Monday, March 30, 2015
I have banished the accusation!
It comes from the accuser and I'm not buying his lies any longer. I'm going to walk in the truth.
"Did God really say...?" From the Garden of Eden until today it is still Satan's favourite lie. He loves to sew seeds of doubt which, in turn, feed on our insecurities until they become full blown paranoia. Then his purpose is achieved. We give up, turn away, ignore the voice of God.
A couple of weeks ago a teacher at our disciple training school made a simple statement. For me it was one of those golden sentences, a 'ah-ha' moment or as my husband would say a BFO (blinding flash of the obvious.) He was talking about hearing the voice of God. He must have been looking inside my head cause he described it accurately.
'As soon as you ask 'Was that me or God?' you lock the door to revelation. You can no longer hear God's voice.'
I can hear you arguing with me. Every thought must be tested, taken captive and made to obey Christ. The Bible says so. The Bible also says we walk by faith, we know His voice and if we ask of Him, he will gives us treasures stored in dark places. Any question that raises doubt is anti-faith.
“Which of you fathers, if your son asks for a fish, will give him a snake instead?" Luke 11:11
If I ask God to speak to me, I know he's not going to send the snake. However the serpent will slither in and cast doubt if he can. From now on he's not getting any air time in my head. I'm believing everything I hear is from God. I will record, test it and ask for confirmation. I can delete it later if necessary. But no longer will I allow a thought to be aborted before it has been given time to fully form.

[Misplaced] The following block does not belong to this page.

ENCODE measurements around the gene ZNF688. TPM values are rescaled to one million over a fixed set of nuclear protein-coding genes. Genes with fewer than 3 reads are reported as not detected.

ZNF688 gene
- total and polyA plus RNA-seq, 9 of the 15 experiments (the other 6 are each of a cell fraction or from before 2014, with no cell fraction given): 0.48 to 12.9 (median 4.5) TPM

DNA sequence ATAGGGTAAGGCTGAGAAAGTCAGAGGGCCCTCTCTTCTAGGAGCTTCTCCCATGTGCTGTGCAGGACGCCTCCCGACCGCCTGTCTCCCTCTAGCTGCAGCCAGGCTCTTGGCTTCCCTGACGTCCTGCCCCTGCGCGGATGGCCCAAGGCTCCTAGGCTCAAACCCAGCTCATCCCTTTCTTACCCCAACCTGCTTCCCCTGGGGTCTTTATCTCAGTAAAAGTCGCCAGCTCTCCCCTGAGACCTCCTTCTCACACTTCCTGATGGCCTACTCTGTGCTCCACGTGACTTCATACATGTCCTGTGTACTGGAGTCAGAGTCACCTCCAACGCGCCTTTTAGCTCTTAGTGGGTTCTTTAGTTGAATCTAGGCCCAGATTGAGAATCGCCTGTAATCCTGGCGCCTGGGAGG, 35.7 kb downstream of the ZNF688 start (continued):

Likewise, this week, I have banished the lie, 'You're not a real writer.' I've been haunted in the middle of the night by rules telling me a real author writes at least 15 minutes everyday, reads a book a week in their genre and reads other genres widely. My concern about not achieving this guideline gave the enemy fertile ground to plant his seed of doubt.
So let me confess. Until yesterday I hadn't read a book since holidays in January. I haven't looked at my edits since the February Omega Writer's meeting where I said I'd edit a certain amount six days every week. I'm grieved about this and I apologise to the rest of you in book world.
But when I pushed past my remorse and talked to God, the fog cleared. He's never as judgmental as I am on myself. He pointed to the truth.
I have read a least four books of the Old Testament, countless snippets of other biblical passages, many prophetic words re our times, blogs, emails, Facebook and the ingredients lists on food packaging. I have written pages in journals, drawn illustrations, typed countless messages, texts.... And I have taught at the ministry school and watched as understanding of His love dawned in student's eyes.
So what if my edits are behind and ideas burning in my head aren't written down? Soon the season will change and these books I'm passionate about will emerge. I am a writer, a real writer...but I may move to the beat of a different drum. And therein lies the wonder and diversity of the body of Christ.